George Steiner on teachers and students

Lessons of the Masters

Browsing idly at Borders yesterday, I spied this book: George Steiner’s Lessons of the Masters. I’m embarrassed to say I had not known of it before, even though Steiner is one of those thinkers and writers I try to follow as closely as I can. His Real Presences continues to inspire me and was a great comfort in the worst days of dogmatically theory-driven literary studies.

I’ve just begun reading this book but already find it electric, bracing and deeply instructive. I am confident there’s much here that must have been greeted with some alarm or even dismay by the reviewers (I haven’t looked any of them up yet, but the cover alone will likely induce anger or worse in some readers), and certainly there’s much to argue over here, but as always the depth of Steiner’s insights, drawn from the astonishing breadth of his knowledge (and what he simply attends to), touches me to the quick.

Here are magical moments I want to set down now, while the glow of my first reading still lingers:

The fortunate among us will have met with true Masters, be they Socrates or Emerson, Nadia Boulanger or Max Perutz. Often, they remain anonymous: isolated school masters and mistresses who wake a child’s or an adolescent’s gift, who set obsession on its way. By lending a book, by staying after class willing to be sought out. In Judaism, the liturgy includes a special blessing for families at least one of whose offspring becomes a scholar….

The Socratic teacher is, famously, a midwife to the pregnant spirit, an alarm clock rousing us from amnesia, from what Heidegger would call “a forgetting of Being”…. What prevails is the motif of a creative sleeplessness. The Zen Master beats his disciples to keep them awake. Great teaching is insomnia, or ought to have been in the Garden at Gethsemane. Sleepwalkers are the natural enemies of the teacher. In Meno, Anytus, alert to the subversive, unsettling tactics of Socratic pedagogy, admonishes: “Be circumspect.” But no committed Master can be. Where there is acute discomfort–Socratic questioning can numb like “a stingray” says Meno 84–there is also love…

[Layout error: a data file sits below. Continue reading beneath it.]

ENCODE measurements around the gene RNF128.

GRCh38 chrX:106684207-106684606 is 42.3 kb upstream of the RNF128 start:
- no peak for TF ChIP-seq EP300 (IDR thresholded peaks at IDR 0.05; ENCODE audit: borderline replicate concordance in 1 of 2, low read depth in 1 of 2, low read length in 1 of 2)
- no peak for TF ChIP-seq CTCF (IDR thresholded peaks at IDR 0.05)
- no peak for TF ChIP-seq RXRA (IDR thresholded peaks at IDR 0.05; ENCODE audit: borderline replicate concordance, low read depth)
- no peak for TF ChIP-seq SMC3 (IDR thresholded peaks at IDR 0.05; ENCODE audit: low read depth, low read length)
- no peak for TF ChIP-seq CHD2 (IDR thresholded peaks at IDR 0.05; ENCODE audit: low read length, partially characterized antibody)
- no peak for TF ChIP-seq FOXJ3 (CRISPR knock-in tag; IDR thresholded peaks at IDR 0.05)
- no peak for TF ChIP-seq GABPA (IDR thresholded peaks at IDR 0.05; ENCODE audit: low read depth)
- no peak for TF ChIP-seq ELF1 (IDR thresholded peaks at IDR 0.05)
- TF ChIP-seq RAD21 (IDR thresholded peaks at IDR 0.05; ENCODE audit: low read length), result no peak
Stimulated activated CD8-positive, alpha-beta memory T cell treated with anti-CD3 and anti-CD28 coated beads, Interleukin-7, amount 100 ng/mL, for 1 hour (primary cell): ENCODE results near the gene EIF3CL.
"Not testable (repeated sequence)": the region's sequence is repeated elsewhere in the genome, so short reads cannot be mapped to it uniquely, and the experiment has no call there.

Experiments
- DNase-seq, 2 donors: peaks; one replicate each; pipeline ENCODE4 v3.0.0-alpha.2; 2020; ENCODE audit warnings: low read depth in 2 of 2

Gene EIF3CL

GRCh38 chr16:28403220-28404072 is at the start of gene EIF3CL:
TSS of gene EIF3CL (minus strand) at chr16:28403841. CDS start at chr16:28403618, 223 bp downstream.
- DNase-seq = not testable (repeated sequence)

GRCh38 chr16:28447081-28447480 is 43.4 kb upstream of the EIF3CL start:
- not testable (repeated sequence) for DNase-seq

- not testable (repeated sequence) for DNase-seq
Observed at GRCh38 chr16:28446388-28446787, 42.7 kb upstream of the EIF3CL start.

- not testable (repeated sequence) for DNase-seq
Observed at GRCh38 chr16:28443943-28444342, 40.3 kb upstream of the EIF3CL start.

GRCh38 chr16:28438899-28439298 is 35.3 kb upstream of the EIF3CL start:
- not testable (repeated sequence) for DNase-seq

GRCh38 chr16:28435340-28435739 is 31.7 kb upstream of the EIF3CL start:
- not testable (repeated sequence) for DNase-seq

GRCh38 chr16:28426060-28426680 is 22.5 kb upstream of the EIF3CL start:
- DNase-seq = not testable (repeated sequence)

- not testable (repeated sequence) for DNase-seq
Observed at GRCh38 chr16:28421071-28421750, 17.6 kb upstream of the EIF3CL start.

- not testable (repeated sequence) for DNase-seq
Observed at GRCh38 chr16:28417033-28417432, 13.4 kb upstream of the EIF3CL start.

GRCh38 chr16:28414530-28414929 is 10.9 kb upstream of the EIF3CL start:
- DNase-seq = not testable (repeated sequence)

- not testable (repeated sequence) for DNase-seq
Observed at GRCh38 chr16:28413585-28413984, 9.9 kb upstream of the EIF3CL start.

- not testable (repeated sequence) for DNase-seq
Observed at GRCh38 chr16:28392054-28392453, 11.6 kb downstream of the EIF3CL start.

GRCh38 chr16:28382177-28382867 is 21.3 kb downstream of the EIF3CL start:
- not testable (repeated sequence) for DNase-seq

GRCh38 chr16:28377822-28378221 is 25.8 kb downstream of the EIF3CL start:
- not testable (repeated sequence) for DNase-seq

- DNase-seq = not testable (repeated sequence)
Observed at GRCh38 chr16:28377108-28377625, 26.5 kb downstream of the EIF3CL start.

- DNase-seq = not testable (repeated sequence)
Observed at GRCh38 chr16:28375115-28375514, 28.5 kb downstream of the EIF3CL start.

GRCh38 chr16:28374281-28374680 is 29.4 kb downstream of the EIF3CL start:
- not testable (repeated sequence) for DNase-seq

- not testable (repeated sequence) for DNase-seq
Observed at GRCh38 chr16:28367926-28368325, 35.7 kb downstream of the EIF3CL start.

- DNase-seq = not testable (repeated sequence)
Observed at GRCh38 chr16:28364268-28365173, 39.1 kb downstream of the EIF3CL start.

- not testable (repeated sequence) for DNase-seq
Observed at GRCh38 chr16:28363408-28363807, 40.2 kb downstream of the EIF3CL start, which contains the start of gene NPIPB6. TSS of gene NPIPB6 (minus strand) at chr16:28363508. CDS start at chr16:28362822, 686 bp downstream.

The pulse of teaching is persuasion. The teacher solicits attention, agreement, and, optimally, collaborative dissent. He or she invites trust: “to exchange love for love and trust for trust” as Marx put it, idealistically, in his 1844 manuscripts. Persuasion is both positive–“share this skill with me, follow me into this art and practise, read this text”–and negative–“do not believe this, do not expend effort and time on that.” The dynamics are the same: to build a community out of communication, a coherence of shared feelings, passions, refusals…. The Master, the pedagogue addresses the intellect, the imagination, the nervous system, the very inward of his listeners…. A charismatic Master, an inspired “prof” take in hand, in a radically “totalitarian,” psychosomatic grasp, the living spirit of their students or disciples. The dangers and privileges are unbounded….

A “master class,” a tutorial, a seminar, but even a lecture can generate an atmosphere saturated with tensions of the heart….

Fascinatingly, the interactive, correctible, interruptable media of word processors, of electronic textualities on the internet and the web, may amount to a return, to what Vico would call a ricorso, to orality. Screened texts are, in some sense, provisional and open-ended. These conditions may restore factors of authentic teaching as practised by Socrates and dramatized by Plato. At the same time, however, electronic literacy, with its limitless capacity for information storage and retrieval, with its data banks, militates against memory. And the face on the screen is never that live countenance which Plato or Levinas judge indispensable in any fruitful encounter between Master and disciple.

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